In an ideal world my choice would have been a totally unique password, but in the real world it was not. Luckily I am at least sensible enough to use unique passwords for banking and so forth, but I still don't appreciate my security being blatantly compromised like that.
I probably should have changed it to "hashmypasswordyoubastard" but hindsight is always 20/20.
Years ago, pre-www, when starting out on the family route, I subscribed to Which? to help make decisions on white goods, electronics, cameras and the like. I can't recall one major review which helped particularly.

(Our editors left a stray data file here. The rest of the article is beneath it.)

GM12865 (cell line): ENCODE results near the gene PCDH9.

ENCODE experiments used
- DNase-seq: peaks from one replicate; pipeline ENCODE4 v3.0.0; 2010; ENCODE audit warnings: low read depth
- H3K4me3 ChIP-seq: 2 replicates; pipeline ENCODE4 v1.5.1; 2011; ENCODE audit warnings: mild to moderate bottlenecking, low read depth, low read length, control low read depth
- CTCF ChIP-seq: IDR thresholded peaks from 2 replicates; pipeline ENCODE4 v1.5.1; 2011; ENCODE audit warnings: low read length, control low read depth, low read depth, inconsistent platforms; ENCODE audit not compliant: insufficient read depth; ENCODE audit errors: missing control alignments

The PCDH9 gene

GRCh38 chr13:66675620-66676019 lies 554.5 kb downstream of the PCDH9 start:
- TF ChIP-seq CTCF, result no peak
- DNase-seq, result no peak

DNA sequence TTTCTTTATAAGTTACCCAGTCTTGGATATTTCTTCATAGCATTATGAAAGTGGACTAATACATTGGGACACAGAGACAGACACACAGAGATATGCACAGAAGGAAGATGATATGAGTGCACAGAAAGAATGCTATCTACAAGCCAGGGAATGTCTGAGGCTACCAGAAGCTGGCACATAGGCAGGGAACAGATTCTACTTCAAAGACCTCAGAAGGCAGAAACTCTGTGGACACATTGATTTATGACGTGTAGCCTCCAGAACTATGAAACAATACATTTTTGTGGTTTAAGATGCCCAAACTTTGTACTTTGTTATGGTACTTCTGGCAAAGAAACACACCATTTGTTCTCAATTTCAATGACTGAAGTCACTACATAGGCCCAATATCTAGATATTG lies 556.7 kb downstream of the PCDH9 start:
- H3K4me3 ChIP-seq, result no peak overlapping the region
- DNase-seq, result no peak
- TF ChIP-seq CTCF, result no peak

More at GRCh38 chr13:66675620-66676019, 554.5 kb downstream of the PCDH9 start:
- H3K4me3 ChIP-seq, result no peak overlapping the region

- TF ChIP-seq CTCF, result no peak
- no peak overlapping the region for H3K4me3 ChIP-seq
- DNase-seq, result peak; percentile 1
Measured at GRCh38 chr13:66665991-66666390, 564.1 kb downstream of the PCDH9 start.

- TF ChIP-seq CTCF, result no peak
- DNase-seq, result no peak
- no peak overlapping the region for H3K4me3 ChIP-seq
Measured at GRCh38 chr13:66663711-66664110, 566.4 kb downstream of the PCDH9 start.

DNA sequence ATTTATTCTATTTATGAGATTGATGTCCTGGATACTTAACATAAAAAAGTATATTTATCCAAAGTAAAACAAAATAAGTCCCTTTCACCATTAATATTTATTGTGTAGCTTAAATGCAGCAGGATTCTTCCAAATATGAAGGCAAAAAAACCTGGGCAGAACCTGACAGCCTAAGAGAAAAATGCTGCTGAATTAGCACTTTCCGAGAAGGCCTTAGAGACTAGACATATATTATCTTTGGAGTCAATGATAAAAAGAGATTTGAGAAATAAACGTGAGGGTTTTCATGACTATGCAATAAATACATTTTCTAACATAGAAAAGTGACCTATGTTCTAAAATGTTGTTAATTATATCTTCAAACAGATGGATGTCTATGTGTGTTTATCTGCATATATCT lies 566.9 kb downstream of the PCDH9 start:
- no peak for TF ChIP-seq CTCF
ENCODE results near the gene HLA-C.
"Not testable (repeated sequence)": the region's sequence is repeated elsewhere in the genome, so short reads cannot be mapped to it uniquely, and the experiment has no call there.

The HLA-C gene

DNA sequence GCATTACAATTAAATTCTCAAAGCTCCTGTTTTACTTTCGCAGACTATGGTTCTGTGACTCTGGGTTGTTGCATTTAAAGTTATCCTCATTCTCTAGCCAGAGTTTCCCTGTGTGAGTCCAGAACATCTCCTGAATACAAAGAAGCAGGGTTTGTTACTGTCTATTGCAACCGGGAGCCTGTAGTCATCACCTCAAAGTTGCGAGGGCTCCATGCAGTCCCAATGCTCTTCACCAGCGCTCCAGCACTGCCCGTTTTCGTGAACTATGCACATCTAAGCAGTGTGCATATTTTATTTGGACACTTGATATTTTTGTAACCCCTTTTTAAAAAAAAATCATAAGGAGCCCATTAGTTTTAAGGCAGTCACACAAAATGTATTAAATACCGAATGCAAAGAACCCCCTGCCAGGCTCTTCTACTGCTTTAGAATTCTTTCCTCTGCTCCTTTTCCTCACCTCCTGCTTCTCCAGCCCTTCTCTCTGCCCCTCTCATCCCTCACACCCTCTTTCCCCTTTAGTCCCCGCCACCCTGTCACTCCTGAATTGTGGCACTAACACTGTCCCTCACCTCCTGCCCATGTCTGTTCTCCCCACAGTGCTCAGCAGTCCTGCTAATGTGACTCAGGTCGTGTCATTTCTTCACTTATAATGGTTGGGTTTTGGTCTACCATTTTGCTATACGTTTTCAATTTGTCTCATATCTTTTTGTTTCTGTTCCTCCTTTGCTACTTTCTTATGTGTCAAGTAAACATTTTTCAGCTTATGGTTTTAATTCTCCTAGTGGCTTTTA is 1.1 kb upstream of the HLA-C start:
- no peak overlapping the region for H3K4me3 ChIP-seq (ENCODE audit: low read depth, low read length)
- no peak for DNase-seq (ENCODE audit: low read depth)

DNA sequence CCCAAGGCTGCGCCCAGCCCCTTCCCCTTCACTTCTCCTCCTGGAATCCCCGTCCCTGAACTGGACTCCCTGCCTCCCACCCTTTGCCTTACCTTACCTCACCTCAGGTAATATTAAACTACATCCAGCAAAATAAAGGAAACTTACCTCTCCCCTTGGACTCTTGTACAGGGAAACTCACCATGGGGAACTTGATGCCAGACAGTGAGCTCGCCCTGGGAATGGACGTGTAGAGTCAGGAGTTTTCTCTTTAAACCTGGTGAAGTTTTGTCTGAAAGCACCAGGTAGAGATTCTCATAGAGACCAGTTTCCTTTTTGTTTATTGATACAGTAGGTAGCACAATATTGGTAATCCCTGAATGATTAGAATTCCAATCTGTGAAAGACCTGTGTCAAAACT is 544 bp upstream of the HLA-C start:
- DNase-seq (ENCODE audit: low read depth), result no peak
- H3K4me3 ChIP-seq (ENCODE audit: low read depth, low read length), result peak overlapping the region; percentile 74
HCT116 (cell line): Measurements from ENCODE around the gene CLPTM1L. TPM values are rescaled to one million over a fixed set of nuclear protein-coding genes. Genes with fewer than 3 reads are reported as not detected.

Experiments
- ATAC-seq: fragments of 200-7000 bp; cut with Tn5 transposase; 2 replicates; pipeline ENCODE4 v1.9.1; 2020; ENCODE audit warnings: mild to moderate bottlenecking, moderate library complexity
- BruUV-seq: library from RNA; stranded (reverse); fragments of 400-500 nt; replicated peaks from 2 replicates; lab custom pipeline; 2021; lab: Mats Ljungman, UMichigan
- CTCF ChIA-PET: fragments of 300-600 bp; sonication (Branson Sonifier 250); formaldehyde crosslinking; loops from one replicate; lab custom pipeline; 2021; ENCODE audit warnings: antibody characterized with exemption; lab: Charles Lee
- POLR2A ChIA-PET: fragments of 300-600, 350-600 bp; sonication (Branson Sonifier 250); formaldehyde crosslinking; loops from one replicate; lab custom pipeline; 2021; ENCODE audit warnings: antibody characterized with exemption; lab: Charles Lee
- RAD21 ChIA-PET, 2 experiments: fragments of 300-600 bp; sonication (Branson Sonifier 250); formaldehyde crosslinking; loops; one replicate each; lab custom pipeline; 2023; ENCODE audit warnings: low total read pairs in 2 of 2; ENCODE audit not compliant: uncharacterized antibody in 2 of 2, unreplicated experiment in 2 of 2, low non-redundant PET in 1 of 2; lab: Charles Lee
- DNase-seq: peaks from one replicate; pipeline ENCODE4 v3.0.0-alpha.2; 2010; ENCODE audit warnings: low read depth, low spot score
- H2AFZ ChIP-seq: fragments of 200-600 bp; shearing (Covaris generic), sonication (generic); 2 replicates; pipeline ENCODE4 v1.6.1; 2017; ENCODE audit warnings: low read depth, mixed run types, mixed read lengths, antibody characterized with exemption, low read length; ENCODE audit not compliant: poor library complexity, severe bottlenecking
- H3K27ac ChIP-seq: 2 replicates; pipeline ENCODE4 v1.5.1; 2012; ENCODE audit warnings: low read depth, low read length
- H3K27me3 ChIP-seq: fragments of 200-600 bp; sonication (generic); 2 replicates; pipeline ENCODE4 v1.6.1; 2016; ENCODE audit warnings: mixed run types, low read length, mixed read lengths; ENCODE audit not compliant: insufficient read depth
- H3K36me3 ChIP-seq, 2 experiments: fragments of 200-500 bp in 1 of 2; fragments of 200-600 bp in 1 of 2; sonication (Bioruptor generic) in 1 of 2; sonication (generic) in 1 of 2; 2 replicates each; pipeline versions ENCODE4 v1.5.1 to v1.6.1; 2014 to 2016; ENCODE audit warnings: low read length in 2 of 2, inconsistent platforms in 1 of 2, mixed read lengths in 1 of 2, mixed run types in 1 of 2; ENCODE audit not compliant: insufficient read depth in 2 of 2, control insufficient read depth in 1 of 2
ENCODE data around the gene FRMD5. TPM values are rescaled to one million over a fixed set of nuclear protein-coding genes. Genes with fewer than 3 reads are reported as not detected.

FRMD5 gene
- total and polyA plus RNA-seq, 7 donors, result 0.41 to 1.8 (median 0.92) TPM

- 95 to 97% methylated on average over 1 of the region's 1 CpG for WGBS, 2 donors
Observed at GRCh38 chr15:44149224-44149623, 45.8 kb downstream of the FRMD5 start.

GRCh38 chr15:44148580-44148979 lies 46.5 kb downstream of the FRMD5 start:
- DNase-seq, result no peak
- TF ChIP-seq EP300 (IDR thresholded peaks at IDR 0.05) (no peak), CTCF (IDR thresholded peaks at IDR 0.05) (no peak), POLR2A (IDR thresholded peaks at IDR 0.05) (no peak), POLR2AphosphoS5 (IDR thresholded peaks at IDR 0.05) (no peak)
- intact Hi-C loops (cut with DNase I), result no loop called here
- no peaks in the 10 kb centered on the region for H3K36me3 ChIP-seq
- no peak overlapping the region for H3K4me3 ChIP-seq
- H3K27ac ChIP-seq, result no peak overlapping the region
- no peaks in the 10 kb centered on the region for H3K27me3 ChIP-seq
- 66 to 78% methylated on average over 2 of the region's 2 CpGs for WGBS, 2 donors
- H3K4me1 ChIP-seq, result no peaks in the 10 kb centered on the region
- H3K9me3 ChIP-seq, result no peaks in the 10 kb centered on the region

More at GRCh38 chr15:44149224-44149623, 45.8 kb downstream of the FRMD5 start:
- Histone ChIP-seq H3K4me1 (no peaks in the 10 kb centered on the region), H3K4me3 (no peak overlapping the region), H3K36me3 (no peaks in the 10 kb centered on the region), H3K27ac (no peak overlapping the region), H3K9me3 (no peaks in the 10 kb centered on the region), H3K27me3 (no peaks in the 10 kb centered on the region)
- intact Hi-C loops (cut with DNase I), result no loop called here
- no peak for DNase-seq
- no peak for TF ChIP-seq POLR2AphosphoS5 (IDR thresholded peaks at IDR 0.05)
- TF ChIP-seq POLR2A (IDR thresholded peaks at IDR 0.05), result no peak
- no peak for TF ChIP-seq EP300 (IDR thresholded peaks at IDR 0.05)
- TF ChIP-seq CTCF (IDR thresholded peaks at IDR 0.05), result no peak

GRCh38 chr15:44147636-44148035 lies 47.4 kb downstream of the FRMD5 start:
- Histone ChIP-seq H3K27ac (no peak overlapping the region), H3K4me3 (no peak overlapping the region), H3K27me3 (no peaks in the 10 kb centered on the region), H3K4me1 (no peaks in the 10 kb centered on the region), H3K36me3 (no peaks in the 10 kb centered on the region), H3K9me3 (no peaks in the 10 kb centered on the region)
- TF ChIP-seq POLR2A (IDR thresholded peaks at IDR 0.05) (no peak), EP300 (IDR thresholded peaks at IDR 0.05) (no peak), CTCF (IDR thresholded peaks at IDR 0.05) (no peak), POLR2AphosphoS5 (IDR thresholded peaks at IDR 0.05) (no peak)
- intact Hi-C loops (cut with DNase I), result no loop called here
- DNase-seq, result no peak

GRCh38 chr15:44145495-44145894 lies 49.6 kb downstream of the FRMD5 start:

As others have noted here the reviews often included old kit or simply bizarre choices. On the strength of one of their 'featured tests' I bought a Philips TV... I had more trouble with it than any other TV I've owned. (The last one being a Sony 20" Trinitron, which I still have, still works after 20 years, although isn't used anymore now I have an Elgato Tuner...).
As for Hotmail beating Gmail... <face/palm> I go to the foot of our stairs... Why would 'it feels like part of the system' be a plus point? Surely the whole point of WEBmail is that it's system agnostic.
I've looked into several instances where Hotmail's SMTP servers sent 200 OK response codes to my Sendmail client SMTP relay and this was logged on my system. These were saying Hotmail had accepted responsibility for the message my system was sending and Hotmail were receiving. Then they dropped the message on the floor, no undeliverable/bounce received by my sender, but the recipient never saw it.